Westcott fountain is a historic landmark on the campus of Florida State University. It sits at the end of College Avenue in front of the Westcott building. There is a large, marble plaque in front of the fountain with the Florida State University logo, used to welcome people to campus. Westcott fountain came into the possession of Florida State University in 1917 as a gift from the Florida State College for Women, classes of 1915 and 1917. Today, the fountain is a strong symbol of unity and heritage for Florida State University.
Westcott fountain sits in the center of a plaza, surrounded by engraved bricks. The bricks commemorate students, professors and others who have contributed to Florida State University. The Florida State University Alumni Association administers the "Brick Program." The brick plaza was a project of the classes of 1996 and 1997. Its construction in 1998 was possible through the generous donations of students, alumni, faculty, staff and more. The bricks are used to commemorate names, special dates and accomplishments and new bricks are installed every semester.
In 1982 the fountain was renovated in commemoration of Professor Anna Forbes Liddell. The fountain that is there today is however not the original one. Westcott fountain was replaced in 1988, due to failure of the original support system. Westcott fountain sits upon what was previously referred to as "Gallows Hill": during the 1830s, the hill was a site of executions. Westcott fountain has become a monument at Florida State University. It is a symbol of the University that sits proudly at the main entrance to the school. 
Traditions and Myths
One of the longest standing traditions surrounding the Westcott fountain is being dunked in the water by a group of friends on their 21st birthdays as a way to welcome the person to the legal drinking age and it is said that you are not truly a Seminole until you have been dunked in there.
Aside from the fun traditions that accompany the fountain, there are also many ghost stories that have been created surrounding it. Since the fountain is located on an old execution site, Gallows Hill, some students have reported hearing strange noises at night. There have been a few reports stating that the entire Westcott area is still haunted by the executed dead.   
Ruby Diamond Auditorium
Ruby Diamond was one of the thirteen members of Florida State University’s graduating class of 1905. Aside from being a political activist, Diamond made numerous donations to more than thirty-seven organizations. Two scholarships have been named in her honor as well as the auditorium inside of the Westcott Building, which is the largest auditorium on campus. The College of Music at Florida State University has six concert halls (Ruby Diamond Concert Hall, Opperman Music Hall, Dohnanyi Recital Hall, Lindsay Recital Hall, Longmire Recital Hall, and Owen Sellers Amphitheatre).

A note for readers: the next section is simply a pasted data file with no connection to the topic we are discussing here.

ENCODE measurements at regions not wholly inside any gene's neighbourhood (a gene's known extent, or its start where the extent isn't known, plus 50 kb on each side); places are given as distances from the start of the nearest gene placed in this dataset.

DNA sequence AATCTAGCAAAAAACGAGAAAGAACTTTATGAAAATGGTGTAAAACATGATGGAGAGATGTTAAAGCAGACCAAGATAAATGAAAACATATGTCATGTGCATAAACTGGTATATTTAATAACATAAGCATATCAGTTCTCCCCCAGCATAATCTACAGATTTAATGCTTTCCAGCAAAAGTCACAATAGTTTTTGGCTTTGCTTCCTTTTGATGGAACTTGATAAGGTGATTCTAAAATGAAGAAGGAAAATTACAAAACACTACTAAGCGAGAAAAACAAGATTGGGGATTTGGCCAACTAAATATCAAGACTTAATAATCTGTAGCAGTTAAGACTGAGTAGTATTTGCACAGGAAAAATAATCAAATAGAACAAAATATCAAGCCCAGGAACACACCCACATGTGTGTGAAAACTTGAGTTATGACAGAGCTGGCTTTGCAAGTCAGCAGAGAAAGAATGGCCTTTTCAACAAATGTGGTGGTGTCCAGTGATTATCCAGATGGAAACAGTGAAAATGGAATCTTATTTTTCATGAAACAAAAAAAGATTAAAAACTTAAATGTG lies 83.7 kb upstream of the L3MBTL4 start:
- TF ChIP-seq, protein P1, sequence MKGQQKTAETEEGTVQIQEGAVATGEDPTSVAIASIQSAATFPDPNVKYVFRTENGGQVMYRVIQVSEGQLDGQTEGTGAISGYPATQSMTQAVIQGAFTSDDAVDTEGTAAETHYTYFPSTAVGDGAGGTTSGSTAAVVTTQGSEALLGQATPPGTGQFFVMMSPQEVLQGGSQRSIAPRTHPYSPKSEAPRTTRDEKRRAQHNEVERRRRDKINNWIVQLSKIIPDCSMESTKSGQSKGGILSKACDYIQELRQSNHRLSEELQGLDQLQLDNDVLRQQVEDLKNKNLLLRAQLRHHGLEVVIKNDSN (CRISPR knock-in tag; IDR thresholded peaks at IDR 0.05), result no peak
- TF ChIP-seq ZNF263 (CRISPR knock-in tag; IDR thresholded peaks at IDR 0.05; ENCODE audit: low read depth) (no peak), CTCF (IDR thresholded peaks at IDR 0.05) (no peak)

Ruby Diamond Auditorium is the primary performance venue for Florida State University and is located on the first floor of the Westcott building. Originally built in 1911 to serve as the main auditorium for the University, it was torn down in 1951 after developing a settling crack and was rebuilt in 1954. In 1971 the auditorium was named in honor of a generous benefactor to the University and a graduate of the Florida State College for Women.
Renovations on Ruby Diamond Auditorium began in April 2008, which were to include a new, expanded, lobby area and the expansion and remodeling of the northwestern wing of the auditorium. The renovations were finished in October 2010 and Ruby Diamond was officially opened with a concert on October 8, 2010. Total cost for the renovations was approximately $35 million.
Actual improvements on the auditorium are an increase in the size of the lobby bringing it to 11,000 square feet and increased facilities including ticket vendors and restrooms. The renovations on the auditorium also include increased seating capacity to 1,260, improved lighting, improved sound, and aesthetic changes in the auditorium proper. A rehearsal room was added behind the performance stage to allow for a simultaneous warm-up while another ensemble performs.